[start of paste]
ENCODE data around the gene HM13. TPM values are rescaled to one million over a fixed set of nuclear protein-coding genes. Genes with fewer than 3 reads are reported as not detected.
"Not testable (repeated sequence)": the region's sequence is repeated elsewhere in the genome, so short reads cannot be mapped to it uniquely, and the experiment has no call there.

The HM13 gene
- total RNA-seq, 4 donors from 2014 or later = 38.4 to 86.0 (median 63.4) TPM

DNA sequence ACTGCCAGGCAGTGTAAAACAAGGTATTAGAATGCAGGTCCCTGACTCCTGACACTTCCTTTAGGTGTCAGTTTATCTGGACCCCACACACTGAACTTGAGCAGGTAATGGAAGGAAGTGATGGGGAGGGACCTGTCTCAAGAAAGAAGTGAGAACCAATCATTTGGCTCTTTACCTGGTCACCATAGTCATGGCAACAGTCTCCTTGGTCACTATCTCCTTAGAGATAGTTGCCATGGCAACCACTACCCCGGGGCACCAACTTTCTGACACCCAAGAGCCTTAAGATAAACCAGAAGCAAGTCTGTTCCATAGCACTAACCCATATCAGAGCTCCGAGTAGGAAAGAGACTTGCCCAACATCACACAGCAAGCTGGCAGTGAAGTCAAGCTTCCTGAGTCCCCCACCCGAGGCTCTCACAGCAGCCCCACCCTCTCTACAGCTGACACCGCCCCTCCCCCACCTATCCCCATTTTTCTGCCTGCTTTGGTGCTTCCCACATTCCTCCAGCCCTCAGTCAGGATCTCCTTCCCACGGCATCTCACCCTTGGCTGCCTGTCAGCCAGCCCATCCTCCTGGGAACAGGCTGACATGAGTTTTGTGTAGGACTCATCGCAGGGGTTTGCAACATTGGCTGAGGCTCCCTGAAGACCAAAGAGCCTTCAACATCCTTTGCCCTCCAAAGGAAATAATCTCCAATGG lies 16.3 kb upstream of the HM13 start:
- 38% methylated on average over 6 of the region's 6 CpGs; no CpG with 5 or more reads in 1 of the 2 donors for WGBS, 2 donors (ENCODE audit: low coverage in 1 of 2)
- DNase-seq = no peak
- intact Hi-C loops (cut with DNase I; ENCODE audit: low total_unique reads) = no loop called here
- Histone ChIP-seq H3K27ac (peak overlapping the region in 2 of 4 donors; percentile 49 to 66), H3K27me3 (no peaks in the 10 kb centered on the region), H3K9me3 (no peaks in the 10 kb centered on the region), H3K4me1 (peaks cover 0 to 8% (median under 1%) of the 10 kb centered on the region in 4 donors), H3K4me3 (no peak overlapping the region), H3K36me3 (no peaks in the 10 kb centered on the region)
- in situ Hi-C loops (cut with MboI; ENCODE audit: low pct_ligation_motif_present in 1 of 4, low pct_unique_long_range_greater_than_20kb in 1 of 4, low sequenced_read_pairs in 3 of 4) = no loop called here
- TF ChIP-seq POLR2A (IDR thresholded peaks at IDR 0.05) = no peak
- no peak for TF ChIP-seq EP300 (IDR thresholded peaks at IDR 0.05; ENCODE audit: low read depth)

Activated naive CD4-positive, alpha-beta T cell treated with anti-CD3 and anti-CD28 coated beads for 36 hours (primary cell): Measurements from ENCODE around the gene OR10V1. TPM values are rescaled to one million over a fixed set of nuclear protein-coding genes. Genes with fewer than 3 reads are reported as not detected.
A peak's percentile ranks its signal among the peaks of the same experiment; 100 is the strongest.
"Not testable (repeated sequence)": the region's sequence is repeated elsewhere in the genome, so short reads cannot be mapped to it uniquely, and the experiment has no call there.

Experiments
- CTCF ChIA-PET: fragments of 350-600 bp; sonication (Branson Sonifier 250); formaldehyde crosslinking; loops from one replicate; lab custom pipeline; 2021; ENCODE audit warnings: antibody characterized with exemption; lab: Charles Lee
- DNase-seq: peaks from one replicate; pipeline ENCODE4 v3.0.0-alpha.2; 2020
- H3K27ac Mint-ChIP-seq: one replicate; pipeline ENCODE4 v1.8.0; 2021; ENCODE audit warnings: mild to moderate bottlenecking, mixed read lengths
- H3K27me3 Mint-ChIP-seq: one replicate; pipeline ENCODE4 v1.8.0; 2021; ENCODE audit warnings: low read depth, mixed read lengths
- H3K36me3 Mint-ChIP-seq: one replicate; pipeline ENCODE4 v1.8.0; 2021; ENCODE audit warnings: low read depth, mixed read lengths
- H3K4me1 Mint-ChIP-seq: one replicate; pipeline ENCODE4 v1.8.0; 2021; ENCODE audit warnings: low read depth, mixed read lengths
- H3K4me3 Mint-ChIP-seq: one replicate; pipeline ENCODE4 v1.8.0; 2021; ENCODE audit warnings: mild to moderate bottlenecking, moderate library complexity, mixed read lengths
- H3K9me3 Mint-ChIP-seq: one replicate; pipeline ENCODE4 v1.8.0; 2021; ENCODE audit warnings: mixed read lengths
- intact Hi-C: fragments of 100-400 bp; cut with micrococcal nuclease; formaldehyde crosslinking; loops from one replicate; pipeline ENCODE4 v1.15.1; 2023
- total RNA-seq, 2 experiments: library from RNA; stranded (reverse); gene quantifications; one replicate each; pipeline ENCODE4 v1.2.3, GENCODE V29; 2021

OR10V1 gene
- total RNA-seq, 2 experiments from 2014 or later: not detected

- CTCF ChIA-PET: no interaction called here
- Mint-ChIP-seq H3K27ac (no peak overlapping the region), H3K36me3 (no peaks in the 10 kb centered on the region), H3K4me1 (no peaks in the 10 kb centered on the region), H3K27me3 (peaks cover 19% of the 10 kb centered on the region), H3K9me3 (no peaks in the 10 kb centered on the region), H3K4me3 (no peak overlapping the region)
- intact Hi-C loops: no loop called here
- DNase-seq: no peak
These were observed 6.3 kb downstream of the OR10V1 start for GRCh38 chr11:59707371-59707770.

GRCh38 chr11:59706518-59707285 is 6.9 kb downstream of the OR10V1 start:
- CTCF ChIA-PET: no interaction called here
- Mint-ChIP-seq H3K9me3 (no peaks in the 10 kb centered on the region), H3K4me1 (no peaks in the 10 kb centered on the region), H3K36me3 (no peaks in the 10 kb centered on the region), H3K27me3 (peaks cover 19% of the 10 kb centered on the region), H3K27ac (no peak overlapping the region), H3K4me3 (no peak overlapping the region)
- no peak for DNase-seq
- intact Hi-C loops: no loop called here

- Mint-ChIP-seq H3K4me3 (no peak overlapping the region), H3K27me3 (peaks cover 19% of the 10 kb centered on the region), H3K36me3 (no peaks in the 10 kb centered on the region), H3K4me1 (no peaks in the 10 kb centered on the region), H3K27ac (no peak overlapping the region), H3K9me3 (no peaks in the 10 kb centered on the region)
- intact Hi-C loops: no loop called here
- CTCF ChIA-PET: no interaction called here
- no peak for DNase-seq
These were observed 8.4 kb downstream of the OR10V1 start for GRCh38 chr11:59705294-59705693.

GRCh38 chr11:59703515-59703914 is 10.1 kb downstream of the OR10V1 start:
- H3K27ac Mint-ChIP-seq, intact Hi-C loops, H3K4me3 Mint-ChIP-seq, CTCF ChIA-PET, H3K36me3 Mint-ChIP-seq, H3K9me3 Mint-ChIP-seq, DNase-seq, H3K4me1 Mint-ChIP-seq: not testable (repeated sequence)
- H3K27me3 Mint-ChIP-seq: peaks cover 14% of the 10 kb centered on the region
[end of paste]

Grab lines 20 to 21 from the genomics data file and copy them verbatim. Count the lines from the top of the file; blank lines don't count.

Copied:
- H3K27me3 Mint-ChIP-seq: one replicate; pipeline ENCODE4 v1.8.0; 2021; ENCODE audit warnings: low read depth, mixed read lengths
- H3K36me3 Mint-ChIP-seq: one replicate; pipeline ENCODE4 v1.8.0; 2021; ENCODE audit warnings: low read depth, mixed read lengths